Activists dismantled the final barricades in a North Portland neighborhood Monday and reopened streets to traffic, a day after a Black and Indigenous family fighting to regain their home lost to foreclosure struck a tentative deal with city officials.
But it remained unclear when the final remnants of the tense six-day occupation in support of the so-called “Red House on Mississippi” and its longtime owners, the Kinney family, would recede from the home’s property or the large vacant lot next door.
Family members said in a statement Monday that they have not reached a deal to buy back the home or heard directly from the developer who has owned it since October 2018.
Nevertheless, backers of the Kinney family and the neighborhood occupation characterized the city’s apologies and the developer’s statements to news outlets that he’ll sell the house back as a win.
“We couldn’t be more energized to see what it looks like for a community to truly come together to support an Afro-Indigenous family,” the family’s statement said, adding they were celebrating the “big strides” made.
Portland Mayor Ted Wheeler conceded Monday that protesters’ aura of success could lead to similar occupations over other home foreclosures — but said he hopes it doesn’t.
He was unable to offer assurances that his administration could prevent another such standoff, which gripped the city for days as Wheeler considered sending in police to break the blockade.
“I hope it is not an ongoing phenomenon,” Wheeler said. “Our objective is to protect lives and end the occupation. And nobody should take this as an invitation to do it anywhere else. The end result could turn out very differently.”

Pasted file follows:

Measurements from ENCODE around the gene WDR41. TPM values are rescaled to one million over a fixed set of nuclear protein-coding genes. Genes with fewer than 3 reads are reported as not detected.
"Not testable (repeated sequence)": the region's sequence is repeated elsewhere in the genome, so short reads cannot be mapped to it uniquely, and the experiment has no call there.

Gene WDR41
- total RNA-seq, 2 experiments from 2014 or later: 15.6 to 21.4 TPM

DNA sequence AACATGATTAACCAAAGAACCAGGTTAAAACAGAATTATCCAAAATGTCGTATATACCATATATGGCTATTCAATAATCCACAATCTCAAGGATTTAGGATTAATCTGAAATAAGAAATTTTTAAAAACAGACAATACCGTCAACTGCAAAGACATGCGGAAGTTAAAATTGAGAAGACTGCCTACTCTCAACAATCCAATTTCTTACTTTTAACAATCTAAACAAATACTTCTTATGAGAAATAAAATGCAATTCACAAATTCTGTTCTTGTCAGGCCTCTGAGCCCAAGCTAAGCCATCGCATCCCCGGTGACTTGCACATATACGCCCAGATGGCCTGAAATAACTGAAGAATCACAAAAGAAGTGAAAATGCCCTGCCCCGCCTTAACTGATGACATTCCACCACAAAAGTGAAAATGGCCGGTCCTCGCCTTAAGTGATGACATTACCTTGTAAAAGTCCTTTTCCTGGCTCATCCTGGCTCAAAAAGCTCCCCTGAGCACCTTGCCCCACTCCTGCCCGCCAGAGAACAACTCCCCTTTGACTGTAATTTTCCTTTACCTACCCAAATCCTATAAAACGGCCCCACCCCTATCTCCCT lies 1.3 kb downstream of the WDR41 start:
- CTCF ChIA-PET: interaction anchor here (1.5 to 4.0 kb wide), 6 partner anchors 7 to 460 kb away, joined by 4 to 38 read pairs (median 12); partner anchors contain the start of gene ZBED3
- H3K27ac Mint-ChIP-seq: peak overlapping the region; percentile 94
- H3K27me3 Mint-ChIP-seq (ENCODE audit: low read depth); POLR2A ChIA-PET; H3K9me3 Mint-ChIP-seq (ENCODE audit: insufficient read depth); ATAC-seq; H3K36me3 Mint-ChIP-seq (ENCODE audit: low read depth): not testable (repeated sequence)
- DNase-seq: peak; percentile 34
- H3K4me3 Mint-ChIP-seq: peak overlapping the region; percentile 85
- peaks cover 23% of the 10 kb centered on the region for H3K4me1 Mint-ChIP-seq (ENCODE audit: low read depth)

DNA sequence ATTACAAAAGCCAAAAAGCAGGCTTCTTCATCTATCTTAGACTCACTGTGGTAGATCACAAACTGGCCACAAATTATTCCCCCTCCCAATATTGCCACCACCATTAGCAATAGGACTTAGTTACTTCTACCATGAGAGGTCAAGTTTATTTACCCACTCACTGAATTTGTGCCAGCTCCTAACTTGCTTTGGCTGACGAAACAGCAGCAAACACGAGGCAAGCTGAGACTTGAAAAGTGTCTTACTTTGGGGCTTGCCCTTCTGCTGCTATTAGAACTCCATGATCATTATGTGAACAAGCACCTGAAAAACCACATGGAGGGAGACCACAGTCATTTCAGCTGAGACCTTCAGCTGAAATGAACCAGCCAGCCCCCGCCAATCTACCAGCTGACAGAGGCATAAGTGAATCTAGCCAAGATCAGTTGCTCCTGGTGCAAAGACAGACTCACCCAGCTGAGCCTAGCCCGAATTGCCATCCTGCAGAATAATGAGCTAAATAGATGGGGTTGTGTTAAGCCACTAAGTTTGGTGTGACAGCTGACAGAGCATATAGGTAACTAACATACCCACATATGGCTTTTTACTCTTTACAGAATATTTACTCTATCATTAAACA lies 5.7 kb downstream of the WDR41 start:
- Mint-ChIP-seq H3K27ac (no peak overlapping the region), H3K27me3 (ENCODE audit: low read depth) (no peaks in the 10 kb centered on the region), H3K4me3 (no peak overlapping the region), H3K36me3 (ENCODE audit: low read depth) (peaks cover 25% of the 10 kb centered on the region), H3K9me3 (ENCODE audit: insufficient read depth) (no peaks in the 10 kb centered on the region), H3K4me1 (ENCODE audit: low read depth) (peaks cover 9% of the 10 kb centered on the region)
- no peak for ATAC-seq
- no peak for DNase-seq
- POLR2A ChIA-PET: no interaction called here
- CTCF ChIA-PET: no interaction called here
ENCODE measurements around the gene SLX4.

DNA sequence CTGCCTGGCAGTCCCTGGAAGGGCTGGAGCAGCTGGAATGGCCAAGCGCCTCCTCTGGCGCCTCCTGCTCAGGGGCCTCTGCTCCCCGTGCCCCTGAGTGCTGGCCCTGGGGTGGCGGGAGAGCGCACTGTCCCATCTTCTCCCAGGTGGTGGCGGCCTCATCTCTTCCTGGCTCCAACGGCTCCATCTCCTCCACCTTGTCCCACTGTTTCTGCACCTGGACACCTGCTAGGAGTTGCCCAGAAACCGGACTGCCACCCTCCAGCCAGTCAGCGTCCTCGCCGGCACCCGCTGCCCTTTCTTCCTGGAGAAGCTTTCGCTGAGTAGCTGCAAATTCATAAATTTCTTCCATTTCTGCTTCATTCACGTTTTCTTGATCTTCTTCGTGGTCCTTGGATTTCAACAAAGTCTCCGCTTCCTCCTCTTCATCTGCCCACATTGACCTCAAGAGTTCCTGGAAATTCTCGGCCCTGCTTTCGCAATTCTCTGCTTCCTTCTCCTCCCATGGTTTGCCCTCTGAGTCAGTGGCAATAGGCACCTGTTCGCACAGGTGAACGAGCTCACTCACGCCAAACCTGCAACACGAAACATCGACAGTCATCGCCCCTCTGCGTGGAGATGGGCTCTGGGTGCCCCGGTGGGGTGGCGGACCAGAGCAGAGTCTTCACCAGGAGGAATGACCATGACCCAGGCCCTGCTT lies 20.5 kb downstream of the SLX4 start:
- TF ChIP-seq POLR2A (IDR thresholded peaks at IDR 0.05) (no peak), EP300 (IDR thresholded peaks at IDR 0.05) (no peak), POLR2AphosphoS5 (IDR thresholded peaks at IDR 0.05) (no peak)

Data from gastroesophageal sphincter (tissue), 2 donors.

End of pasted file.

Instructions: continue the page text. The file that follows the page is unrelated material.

Self-styled guards armed with paintball guns continued to block streets near the Humboldt neighborhood home Monday morning. But, as the sentries indicated would happen, they allowed vehicle travel on North Mississippi Avenue and adjoining streets to reopen by 6 p.m.
Layers of graffiti still blanketed nearby businesses and residential buildings, while some neighbors wondered when the area might return to normal. Wheeler offered no clear answers during a Monday morning video press conference held at City Hall.
“There is not a specific date or a specific time,” he said. “As long as progress is being made, and as long as the police bureau continues to advise me that de-escalation strategies are working, we will continue down that path.”
Wheeler’s remarks, his first before reporters since the occupation began, came as the Kinney family appeared to have raised enough money to buy the house back from its legal owner without any financial assistance from the city.
The new owner bought it at foreclosure auction in 2018 for $260,000 and has indicated a willingness to return it at that price plus legal and administrative costs.
A “Save the Kinney Family Home” GoFundMe campaign organized on the family’s behalf had raised $309,000 as of Monday evening.
The family said in its statement that the developer, Roman Ozeruga, had not yet reached out to them directly or via a lawyer.
That seemed to contradict Wheeler’s assertion during his press conference that the family and developer “apparently” had reached a tentative agreement on a sale. The mayor thanked both sides repeatedly for coming together as private parties to reach a deal he said the city helped facilitate.